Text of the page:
"When you are in a relationship, for the first year, you are kind of hiding who you are… then slowly, the other person figures it out - and they are really not happy about it, for the most part. And then, you have to decide if you want to heal, or grow, or listen to their complaints.

"I feel like every stage of that is really interesting," says Apatow, who is also, he confesses, "a self-help junkie".

"I think one of the reasons why my movies are so long is because I feel that you need more time to explore characters and all of their ups and downs," he says. "So, the idea of doing a show with Netflix is like doing a five-hour movie, which is my dream."

Growing up in Long Island, New York, the young Apatow's initial dream was to be a stand-up comedian, and as a teenager he scored a weekend job washing dishes at the Long Island East Side Comedy Club. Aged 15, he began interviewing successful and emerging comics, including Howard Stern, Steve Allen, John Candy, and Jerry Seinfeld, about their craft.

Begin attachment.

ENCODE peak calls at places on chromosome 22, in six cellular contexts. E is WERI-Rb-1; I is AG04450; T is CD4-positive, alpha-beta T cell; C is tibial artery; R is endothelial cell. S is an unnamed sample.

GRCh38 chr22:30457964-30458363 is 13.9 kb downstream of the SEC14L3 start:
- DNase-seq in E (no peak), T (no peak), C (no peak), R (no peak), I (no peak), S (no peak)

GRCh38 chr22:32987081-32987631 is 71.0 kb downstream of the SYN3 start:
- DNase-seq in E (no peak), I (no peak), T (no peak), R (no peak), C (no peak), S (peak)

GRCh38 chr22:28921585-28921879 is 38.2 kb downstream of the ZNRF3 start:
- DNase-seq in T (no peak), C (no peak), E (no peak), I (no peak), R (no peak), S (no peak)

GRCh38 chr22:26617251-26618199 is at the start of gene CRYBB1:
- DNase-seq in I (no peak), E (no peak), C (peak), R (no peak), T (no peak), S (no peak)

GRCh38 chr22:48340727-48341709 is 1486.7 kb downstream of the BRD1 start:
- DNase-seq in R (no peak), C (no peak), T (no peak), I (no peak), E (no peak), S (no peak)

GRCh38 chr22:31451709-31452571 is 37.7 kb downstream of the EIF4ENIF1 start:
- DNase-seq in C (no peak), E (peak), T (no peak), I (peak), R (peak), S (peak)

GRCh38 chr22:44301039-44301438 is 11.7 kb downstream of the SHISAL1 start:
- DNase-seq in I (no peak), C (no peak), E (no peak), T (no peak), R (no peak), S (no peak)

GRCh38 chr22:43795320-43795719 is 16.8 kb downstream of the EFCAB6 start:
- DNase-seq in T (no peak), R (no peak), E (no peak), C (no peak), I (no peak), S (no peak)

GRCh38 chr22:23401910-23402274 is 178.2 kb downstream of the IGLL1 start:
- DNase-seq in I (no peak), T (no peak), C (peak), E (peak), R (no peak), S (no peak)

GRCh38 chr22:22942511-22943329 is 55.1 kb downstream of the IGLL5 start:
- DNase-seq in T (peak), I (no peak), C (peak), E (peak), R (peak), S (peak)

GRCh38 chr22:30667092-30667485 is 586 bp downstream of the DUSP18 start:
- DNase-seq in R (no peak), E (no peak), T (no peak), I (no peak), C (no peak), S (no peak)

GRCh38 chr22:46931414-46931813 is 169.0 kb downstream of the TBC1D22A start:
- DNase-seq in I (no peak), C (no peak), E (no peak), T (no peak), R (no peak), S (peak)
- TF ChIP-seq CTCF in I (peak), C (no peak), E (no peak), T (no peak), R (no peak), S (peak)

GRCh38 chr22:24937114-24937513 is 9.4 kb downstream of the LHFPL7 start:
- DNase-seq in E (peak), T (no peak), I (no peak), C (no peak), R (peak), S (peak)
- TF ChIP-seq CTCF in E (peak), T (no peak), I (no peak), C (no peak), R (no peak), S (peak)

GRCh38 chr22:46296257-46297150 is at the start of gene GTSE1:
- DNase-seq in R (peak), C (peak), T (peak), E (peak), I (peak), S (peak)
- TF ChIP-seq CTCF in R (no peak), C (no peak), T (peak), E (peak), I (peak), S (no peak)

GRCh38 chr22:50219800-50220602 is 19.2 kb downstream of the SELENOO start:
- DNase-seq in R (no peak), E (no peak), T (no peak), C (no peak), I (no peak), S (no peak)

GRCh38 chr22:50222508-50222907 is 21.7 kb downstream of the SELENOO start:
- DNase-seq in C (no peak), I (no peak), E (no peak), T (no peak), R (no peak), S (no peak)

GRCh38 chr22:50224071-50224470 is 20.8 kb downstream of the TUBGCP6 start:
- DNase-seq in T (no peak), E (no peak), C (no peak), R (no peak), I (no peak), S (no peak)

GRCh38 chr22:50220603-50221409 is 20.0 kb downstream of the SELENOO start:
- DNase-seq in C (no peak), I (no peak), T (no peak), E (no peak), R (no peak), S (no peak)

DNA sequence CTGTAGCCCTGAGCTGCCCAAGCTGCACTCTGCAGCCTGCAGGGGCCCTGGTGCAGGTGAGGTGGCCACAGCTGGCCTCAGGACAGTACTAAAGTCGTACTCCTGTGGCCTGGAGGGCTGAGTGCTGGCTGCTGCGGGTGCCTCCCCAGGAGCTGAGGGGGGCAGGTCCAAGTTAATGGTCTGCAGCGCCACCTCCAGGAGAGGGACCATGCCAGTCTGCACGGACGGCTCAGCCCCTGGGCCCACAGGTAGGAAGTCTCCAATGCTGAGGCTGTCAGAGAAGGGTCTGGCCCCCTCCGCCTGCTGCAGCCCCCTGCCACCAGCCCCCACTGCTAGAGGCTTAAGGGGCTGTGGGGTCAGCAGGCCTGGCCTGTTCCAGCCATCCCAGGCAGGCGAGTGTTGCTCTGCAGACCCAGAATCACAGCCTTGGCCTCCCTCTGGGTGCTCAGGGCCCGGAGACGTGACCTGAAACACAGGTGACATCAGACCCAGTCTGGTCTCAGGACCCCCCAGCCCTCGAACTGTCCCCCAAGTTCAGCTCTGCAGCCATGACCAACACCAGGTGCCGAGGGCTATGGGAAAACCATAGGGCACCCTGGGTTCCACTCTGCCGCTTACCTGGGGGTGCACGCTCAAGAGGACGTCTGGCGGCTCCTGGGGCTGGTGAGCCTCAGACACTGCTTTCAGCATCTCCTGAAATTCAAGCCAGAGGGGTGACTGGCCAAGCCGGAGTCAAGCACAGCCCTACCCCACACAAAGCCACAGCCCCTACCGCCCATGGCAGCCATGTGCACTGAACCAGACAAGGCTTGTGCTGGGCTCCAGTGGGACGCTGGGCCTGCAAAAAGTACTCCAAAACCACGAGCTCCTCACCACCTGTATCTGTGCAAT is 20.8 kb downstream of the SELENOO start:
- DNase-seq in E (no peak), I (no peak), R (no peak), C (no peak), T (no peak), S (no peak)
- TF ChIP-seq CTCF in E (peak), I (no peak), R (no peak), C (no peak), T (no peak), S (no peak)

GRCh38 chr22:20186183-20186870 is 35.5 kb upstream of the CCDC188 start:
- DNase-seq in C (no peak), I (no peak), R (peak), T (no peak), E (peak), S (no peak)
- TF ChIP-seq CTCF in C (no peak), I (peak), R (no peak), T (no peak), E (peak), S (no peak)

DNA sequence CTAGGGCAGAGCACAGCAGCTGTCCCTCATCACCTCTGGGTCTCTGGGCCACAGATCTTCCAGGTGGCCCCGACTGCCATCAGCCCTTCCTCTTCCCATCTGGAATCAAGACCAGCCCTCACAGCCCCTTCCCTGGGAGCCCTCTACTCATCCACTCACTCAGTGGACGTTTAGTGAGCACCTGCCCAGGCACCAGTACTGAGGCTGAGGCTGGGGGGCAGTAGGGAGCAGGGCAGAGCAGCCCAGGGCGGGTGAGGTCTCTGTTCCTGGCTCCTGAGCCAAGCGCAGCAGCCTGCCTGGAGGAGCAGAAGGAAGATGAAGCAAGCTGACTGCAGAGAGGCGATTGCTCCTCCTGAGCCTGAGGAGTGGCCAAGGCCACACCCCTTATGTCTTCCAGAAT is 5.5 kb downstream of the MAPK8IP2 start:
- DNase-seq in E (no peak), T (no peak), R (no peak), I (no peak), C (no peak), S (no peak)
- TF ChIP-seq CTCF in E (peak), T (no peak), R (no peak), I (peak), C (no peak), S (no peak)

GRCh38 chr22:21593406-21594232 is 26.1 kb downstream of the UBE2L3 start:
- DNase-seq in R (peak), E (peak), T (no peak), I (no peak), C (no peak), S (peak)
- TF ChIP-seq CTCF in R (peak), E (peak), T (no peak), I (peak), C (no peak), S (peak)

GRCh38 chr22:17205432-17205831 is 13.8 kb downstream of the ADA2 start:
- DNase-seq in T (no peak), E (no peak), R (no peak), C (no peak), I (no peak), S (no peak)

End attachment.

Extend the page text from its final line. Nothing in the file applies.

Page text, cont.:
"I would call their publicist and not give them the one important detail: that it was a high-school radio station," he laughs. "And then I would go along with my little portable tape recorder and interview them."

Some of those early conversations, as well as many more recent ones, with the likes of Louis C K, Jimmy Fallon, and Miranda July, are collected in Apatow's forthcoming book, Sick in the Head.